D.C. Scores a Small Win in the House
The House passed a bill Wednesday to allow the District to have one statue of a famous D.C. resident in Statuary Hall in the Capitol Building.
In addition to passing legislation like the repeal of Don't Ask Don't Tell, the House of Representatives passed a bill near and dear to the District: the D.C. Statue Bill. With a voice vote, the House moved to suspend the rules and pass the bill, which calls for the District to be represented in Statuary Hall in the United States Capitol. The passage is seen as a small victory in the ongoing saga of D.C. Statehood.
Congresswoman Eleanor Holmes Norton introduced a bill in June to have two statues placed in Statuary Hall, an honor given freely to states.
Recently, Ward 2 District Councilmember Jack Evans wrote a letter to House and Senate leadership including, House Speaker John Boehner, incoming House Majority Leader Eric Cantor, House Speaker Nancy Pelosi, Senate Majority Leader Harry Reid and House Majority Leader Steny Hoyer. Evans, who was instrumental in securing the funds for the District's two statues, asked that leaders bring the bill to a vote prior to leaving for recess.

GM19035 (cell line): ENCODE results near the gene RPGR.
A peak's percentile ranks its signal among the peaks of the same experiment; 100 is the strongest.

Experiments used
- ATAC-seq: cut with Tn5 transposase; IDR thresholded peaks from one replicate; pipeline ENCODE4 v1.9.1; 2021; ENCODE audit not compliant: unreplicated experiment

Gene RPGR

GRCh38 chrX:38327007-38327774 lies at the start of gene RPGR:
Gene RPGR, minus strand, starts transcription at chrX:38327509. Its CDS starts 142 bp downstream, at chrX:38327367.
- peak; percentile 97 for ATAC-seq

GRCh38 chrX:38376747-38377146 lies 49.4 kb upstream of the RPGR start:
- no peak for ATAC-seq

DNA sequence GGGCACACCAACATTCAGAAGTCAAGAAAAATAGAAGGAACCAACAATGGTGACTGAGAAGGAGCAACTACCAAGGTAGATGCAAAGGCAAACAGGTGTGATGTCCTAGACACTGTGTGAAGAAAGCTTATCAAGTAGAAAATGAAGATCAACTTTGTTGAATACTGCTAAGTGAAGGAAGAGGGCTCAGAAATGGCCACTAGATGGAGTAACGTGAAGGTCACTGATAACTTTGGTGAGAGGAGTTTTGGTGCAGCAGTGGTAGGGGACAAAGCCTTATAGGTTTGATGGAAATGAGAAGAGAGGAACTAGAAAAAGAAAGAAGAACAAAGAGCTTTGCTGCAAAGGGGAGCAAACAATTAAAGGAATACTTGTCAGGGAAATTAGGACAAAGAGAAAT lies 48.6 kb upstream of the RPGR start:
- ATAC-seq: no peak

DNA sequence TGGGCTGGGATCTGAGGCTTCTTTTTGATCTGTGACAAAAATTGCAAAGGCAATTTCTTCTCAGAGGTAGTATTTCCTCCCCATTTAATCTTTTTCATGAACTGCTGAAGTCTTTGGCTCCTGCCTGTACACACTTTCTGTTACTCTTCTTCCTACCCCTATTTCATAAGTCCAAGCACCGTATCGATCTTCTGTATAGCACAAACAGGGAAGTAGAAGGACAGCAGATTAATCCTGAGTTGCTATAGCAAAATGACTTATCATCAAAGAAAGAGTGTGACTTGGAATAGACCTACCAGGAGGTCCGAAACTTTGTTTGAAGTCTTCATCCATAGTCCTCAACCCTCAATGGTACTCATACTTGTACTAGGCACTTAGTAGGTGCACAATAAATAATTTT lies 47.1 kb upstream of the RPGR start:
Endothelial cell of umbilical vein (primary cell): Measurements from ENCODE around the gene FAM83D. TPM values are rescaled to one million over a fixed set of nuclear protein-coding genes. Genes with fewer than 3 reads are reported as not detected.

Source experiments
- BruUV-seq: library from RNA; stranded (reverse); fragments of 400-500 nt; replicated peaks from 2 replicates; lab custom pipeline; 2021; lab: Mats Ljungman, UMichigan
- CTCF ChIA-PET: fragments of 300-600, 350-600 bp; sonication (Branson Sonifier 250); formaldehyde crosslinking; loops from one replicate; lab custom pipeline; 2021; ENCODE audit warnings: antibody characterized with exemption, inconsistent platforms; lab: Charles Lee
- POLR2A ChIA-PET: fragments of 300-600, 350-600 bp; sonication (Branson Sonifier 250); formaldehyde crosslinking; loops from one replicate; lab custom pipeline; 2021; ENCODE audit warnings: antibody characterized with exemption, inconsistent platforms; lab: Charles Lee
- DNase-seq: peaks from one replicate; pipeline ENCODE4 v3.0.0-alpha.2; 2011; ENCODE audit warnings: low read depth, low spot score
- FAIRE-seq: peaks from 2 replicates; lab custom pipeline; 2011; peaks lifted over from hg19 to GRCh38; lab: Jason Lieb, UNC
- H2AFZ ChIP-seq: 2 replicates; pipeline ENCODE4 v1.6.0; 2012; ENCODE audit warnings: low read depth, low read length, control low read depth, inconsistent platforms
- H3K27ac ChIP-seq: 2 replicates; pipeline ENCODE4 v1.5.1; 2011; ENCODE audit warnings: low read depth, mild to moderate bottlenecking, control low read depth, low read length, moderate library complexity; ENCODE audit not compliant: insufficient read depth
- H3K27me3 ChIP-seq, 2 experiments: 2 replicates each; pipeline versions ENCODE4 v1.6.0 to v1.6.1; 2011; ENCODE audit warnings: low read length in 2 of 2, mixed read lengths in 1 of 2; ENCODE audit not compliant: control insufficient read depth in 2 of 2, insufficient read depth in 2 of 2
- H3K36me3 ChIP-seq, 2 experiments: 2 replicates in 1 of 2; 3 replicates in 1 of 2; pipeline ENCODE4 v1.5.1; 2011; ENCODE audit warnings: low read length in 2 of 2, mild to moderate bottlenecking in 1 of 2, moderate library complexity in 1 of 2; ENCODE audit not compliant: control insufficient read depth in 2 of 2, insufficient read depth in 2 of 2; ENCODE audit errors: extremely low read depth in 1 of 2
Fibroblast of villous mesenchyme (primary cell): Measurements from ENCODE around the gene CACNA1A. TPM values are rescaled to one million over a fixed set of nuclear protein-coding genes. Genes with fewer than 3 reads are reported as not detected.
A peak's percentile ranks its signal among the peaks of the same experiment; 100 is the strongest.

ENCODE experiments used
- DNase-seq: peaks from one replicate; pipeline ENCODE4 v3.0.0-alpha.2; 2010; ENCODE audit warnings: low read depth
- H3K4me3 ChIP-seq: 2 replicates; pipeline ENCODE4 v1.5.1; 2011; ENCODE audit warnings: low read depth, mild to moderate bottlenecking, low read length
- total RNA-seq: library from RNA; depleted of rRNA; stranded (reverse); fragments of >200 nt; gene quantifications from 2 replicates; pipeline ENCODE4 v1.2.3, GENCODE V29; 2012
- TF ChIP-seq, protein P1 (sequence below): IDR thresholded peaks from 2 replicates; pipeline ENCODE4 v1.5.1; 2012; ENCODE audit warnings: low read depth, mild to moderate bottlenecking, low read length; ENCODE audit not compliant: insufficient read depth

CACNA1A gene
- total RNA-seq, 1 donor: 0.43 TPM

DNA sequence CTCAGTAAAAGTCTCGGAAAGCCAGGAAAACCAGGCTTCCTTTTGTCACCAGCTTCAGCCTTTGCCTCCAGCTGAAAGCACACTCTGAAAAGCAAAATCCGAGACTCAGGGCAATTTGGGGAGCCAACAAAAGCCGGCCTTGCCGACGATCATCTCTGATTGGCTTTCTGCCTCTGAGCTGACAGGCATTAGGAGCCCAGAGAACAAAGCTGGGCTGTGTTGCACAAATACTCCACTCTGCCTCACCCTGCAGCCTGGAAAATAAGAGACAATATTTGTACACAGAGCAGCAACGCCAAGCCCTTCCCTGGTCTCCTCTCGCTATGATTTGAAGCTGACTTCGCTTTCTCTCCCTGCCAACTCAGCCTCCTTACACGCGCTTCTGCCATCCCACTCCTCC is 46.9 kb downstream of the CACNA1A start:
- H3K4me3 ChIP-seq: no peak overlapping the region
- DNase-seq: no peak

Representative Dan Lungren (R-CA) proposed a companion bill to Norton's that would allow the District and other territories one statue each in the Capitol. Norton decided to proceed with the one-statue bill, hoping it would have a better chance of passage.
In a statement on her website, Norton said, "The unanimous support the statue bill received during our floor debate, passing without opposition, gives us momentum as the bill moves to the Senate."
Should the bill pass the Senate, D.C can choose either one of the already commissioned and existing statues of Frederick Douglass or Pierre L'Enfant, or could have another statue made of another deceased District resident.